When my friend whispered to me that the art show we were viewing at the Seattle Art Museum put the Vancouver Art Gallery to shame, I had no idea I would have the chance to make a fair comparison within just a few weeks.
Persuasive Visions: 17th Century Dutch and Flemish Masterworks and Contemporary Reflections opened in Vancouver in June and I was quick to go see it. What an opportunity, I thought, to compare SAM’s exhibition of Dutch masters with VAG’s exhibition of Dutch masters.
Now, I should explain: I have a love–hate relationship with the Vancouver Art Gallery. I really, really want to support it, but …
For one thing, every time I step inside its doors, I always seem to have a run-in with gallery staff (no photography allowed in the atrium!! put that pen away!!) like I’m some errant school child. It gets really old really fast. When an overzealous security guard chose to skulk after me from room to room (to make sure I behaved, I’m assuming, after he caught me with my camera in the atrium), I felt violated. On that particular visit, I left the gallery only minutes after my arrival, and I didn’t go back for several years.
As for the exhibitions, I always leave the gallery thinking, “That could have been so much more.”
With Persuasive Visions, I was surprised, but also confused. I’ll get to my confusion in a minute.
I was surprised by how much seventeenth century Dutch art the exhibition did contain. When the Vancouver Art Gallery markets their exhibitions with the word “contemporary” in the title, it usually means about 90 percent of the modern stuff and 10 percent of the old (read: good) stuff. At least, this has been the case with many of its previous exhibitions. And so, with this exhibition, I was pleasantly surprised by the number of Dutch masters on display, and also by how many of them belong to the Vancouver Art Gallery.
(An aside: the Vancouver Art Gallery has a massive art collection, but, due to space limitations, can only exhibit about 3 percent of its collection at any one time. When a friend from Brooklyn, USA, visited me and I sent her off to the gallery, her first comment upon returning to my place was, “Don’t they show any of their own art? Or is it all only temporary exhibitions?” I explained to her the difficulty about the space limitations. The Vancouver Art Gallery has recently been granted a 99-year lease from the City of Vancouver and, if the fund-raising campaign goes well, will break ground sometime this century on a new building that will massively increase its exhibition space.)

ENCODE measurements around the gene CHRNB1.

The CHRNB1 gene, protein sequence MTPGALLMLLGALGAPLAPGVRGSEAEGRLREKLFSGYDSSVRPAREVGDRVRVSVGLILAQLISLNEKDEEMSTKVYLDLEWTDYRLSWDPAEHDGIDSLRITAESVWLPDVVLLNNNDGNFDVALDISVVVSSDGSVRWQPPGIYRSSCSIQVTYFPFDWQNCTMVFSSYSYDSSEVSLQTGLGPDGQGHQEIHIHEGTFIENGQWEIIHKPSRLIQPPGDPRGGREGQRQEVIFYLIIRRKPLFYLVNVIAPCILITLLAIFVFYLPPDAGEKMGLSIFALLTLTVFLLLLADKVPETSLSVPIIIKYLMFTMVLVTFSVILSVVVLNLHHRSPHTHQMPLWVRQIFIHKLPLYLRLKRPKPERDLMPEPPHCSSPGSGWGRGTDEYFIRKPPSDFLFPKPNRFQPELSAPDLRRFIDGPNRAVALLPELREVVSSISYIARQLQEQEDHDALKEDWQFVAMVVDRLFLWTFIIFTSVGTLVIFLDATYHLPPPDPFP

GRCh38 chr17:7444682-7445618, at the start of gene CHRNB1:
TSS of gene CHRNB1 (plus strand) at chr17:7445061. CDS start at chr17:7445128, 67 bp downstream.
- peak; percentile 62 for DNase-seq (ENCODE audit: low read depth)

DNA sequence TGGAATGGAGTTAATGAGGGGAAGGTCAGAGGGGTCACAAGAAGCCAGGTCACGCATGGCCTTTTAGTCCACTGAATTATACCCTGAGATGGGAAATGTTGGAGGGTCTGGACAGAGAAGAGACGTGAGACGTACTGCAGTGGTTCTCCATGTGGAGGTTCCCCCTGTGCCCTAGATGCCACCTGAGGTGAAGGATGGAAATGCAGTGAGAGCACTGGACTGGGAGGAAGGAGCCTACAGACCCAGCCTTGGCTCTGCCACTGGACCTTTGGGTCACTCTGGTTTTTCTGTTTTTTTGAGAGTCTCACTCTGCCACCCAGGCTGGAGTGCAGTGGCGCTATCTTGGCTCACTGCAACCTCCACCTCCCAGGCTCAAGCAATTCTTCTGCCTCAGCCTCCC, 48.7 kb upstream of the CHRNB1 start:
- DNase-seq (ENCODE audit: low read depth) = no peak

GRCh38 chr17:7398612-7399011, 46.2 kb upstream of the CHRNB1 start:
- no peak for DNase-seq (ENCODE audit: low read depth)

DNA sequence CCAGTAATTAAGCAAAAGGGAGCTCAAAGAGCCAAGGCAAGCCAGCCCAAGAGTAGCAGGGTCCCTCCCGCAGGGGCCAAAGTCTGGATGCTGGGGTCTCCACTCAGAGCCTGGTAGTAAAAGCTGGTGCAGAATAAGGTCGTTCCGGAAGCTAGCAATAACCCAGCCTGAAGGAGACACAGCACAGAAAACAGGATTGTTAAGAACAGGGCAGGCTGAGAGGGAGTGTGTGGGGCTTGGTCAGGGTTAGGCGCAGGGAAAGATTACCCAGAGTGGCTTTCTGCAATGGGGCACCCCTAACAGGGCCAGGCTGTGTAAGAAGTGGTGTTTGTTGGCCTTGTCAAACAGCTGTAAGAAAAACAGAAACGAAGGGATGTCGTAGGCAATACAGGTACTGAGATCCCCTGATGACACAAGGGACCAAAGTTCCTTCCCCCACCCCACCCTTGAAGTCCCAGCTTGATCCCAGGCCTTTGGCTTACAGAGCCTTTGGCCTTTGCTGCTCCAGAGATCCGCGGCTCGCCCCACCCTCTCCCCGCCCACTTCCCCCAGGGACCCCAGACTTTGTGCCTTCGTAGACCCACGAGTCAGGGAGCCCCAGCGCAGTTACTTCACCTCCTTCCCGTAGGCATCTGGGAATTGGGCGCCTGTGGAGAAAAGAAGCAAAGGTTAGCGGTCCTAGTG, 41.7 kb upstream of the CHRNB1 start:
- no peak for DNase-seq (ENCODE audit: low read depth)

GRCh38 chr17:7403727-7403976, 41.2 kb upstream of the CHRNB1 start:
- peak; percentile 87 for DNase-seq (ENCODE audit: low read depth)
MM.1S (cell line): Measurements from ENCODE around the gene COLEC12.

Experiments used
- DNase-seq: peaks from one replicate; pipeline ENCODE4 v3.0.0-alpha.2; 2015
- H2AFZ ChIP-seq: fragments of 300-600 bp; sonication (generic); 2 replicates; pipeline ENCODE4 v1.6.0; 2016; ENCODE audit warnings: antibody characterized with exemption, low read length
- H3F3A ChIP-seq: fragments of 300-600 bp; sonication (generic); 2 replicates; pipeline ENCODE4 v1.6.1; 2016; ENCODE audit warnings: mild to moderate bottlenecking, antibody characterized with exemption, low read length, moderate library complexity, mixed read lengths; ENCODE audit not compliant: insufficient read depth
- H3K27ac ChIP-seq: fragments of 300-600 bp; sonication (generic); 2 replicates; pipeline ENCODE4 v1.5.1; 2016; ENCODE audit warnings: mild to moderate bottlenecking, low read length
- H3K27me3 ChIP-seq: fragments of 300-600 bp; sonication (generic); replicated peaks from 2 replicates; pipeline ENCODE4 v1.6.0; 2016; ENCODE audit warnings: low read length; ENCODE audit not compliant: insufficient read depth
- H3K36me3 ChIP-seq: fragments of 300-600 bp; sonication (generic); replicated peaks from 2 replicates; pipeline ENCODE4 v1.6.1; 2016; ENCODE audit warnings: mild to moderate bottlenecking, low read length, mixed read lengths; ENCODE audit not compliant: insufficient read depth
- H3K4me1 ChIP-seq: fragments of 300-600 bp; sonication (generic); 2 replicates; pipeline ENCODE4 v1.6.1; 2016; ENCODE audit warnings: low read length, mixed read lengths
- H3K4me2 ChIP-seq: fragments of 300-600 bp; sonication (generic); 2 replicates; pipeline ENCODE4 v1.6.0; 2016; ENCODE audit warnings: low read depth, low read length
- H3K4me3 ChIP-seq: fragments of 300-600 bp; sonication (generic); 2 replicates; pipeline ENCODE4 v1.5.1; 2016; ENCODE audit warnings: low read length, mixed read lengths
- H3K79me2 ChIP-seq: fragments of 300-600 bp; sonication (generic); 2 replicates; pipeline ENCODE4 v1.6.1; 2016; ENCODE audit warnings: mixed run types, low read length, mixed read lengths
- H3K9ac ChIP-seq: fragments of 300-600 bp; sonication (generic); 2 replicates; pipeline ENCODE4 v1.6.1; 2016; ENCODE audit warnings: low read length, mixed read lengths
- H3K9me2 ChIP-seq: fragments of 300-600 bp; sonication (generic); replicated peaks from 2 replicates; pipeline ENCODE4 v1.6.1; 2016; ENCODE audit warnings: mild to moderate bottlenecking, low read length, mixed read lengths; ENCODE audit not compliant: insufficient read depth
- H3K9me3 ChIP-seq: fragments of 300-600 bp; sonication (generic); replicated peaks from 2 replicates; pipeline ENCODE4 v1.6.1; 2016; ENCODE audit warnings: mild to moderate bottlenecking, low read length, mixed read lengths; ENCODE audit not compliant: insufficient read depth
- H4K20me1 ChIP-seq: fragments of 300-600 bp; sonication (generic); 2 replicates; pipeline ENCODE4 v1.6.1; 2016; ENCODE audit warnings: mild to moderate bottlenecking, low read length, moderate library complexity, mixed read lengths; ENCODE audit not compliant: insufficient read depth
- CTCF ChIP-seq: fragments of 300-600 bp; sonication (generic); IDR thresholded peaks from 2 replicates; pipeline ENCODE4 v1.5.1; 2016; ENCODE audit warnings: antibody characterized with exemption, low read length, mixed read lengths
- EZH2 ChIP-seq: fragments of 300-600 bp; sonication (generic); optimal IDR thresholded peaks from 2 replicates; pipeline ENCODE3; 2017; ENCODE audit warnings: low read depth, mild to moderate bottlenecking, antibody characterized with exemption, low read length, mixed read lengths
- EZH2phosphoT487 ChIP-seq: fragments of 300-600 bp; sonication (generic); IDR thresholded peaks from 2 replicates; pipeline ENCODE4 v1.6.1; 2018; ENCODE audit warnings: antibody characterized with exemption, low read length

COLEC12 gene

Back to Persuasive Visions. Who knew the Vancouver Art Gallery had so much seventeenth century Dutch artwork? What a treat it would be to see these paintings on permanent display.
Now, on to my confusion. I was confused by the contemporary works the art gallery chose to display alongside the seventeenth century art. I’m a big fan of Jeff Wall’s photographs, but I didn’t see the connection to Dutch landscapes. I also appreciate contemporary portraits like those of Thomas Russ, but felt the juxtaposition of them alongside the portraits of Dutch sea captains and their wives a bit jarring.
So I called a friend. An artist friend, that is. “Help,” I said. “I don’t understand how this show was curated.”
My friend tells me the Art Gallery of Ontario is doing the same with its exhibitions, this mixing of old and new. “Then and Now,” she calls it. Jeff Wall is known for his use of light, as are the Dutch landscape artists, although she could understand my confusion. And the deadpan photography of Thomas Ruff is characteristic of the current school of German and Dutch photographers, so the Vancouver Art Gallery made a deliberate choice to compare seventeenth century Dutch portraiture to contemporary Dutch portraiture.
My friend’s explanation helped, and I decided to go see the show a second time and ponder her comments. The exhibition made more sense to me upon re-viewing, but, to be honest, I prefer the Seattle Art Museum’s curation to what the Vancouver Art Gallery is doing.
Persuasive Visions fills four gallery rooms, with each room focused on one type of painting: seascapes, still lifes, portraits, and landscapes. Many of the paintings from the Vancouver collection are covered in dark varnish, which requires you to step quite close to examine them in any detail. The Jeff Wall light boxes placed in the same room as the landscapes only makes the varnish-covered landscapes look even darker.
The last time the Vancouver Art Gallery showed an exhibition of Dutch Masters was back in 2009, when one Vermeer and a handful of Rembrandts on loan from the Rijksmuseum (then under renovation) went on a North American tour. That may have been the time I got chased out of the gallery by the overzealous security guard. This time? People were taking photos left, right, and centre with their iPhones, and nary a peep to be heard from any of the security guards.
Persuasive Visions: 17th Century Dutch and Flemish Masterworks and Contemporary Reflections is on display at the Vancouver Art Gallery until September 15.